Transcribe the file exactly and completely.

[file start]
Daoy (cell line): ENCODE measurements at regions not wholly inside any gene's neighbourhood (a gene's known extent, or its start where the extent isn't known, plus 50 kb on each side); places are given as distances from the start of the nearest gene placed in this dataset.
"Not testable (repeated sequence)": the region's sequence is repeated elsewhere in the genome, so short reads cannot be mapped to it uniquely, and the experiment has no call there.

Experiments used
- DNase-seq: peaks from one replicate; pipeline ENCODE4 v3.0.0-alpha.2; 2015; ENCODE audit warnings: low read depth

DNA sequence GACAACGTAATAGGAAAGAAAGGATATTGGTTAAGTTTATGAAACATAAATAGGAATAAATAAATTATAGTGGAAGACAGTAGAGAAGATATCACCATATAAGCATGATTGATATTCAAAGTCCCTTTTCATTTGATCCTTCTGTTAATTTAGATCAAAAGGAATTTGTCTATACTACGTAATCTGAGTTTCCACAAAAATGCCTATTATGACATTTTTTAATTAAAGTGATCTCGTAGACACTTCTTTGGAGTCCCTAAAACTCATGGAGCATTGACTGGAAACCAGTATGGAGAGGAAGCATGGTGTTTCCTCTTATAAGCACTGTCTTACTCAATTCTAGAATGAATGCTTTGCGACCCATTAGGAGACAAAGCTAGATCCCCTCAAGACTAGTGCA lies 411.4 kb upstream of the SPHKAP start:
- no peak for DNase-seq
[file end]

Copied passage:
Daoy (cell line): ENCODE measurements at regions not wholly inside any gene's neighbourhood (a gene's known extent, or its start where the extent isn't known, plus 50 kb on each side); places are given as distances from the start of the nearest gene placed in this dataset.
"Not testable (repeated sequence)": the region's sequence is repeated elsewhere in the genome, so short reads cannot be mapped to it uniquely, and the experiment has no call there.

Experiments used
- DNase-seq: peaks from one replicate; pipeline ENCODE4 v3.0.0-alpha.2; 2015; ENCODE audit warnings: low read depth

DNA sequence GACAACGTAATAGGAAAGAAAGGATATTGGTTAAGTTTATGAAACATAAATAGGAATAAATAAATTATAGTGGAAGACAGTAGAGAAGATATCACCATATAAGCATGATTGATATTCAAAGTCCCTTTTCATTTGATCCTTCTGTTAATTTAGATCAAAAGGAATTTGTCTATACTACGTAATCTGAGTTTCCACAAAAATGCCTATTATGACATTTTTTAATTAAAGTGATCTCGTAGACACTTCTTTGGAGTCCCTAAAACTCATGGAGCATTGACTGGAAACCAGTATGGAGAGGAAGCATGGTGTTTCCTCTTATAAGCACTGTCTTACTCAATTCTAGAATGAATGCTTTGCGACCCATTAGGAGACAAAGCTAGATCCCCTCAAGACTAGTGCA lies 411.4 kb upstream of the SPHKAP start:
- no peak for DNase-seq